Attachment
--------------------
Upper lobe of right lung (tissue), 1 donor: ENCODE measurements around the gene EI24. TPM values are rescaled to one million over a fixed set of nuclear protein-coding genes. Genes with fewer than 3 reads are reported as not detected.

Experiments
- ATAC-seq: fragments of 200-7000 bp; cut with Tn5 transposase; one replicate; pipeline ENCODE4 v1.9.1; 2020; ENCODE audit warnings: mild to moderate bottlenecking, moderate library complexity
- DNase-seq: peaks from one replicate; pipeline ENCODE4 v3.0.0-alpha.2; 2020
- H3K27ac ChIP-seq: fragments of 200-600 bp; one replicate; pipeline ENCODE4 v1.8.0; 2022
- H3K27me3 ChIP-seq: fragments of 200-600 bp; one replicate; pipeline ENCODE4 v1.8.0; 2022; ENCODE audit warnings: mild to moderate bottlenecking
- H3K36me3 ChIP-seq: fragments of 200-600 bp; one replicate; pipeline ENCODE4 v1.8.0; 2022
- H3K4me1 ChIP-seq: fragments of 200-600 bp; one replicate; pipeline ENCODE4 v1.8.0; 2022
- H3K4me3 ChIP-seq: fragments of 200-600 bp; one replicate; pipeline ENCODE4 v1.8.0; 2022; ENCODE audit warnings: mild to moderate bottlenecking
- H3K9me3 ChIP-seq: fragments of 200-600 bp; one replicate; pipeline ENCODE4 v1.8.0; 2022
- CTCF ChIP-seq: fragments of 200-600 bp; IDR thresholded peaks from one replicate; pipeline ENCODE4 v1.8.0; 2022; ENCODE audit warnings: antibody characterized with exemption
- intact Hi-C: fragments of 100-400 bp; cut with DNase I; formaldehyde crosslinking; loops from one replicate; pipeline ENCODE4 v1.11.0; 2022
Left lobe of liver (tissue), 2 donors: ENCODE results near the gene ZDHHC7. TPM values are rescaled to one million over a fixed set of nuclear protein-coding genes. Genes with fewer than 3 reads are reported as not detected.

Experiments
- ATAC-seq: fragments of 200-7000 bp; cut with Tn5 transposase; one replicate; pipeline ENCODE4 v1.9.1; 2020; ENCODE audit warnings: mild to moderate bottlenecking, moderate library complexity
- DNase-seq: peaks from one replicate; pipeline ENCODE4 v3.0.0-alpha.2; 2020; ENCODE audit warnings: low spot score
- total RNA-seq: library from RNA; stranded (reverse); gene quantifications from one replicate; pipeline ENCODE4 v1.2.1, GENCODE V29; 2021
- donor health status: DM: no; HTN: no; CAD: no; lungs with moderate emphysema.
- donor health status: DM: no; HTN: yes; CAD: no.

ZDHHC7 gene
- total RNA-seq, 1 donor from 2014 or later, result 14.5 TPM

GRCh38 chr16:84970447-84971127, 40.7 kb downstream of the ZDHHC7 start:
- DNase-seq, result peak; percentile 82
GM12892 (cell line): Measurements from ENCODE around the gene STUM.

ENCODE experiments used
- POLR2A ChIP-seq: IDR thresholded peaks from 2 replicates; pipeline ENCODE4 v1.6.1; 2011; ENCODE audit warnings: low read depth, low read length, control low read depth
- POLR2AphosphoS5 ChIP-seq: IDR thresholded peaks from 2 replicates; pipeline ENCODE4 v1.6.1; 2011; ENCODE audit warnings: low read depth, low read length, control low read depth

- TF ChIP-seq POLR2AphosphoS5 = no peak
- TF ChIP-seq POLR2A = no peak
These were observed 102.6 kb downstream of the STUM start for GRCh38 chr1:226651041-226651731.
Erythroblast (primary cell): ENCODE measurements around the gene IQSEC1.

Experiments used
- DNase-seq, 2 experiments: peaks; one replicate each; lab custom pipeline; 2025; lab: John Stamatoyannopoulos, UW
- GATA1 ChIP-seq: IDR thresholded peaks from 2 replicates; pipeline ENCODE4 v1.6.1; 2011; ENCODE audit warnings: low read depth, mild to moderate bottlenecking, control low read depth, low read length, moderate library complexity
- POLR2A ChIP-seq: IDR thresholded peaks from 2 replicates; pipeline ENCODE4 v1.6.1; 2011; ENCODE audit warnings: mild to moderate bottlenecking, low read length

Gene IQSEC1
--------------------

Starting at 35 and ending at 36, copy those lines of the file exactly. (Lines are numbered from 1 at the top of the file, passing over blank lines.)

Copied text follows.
- POLR2A ChIP-seq: IDR thresholded peaks from 2 replicates; pipeline ENCODE4 v1.6.1; 2011; ENCODE audit warnings: mild to moderate bottlenecking, low read length

Gene IQSEC1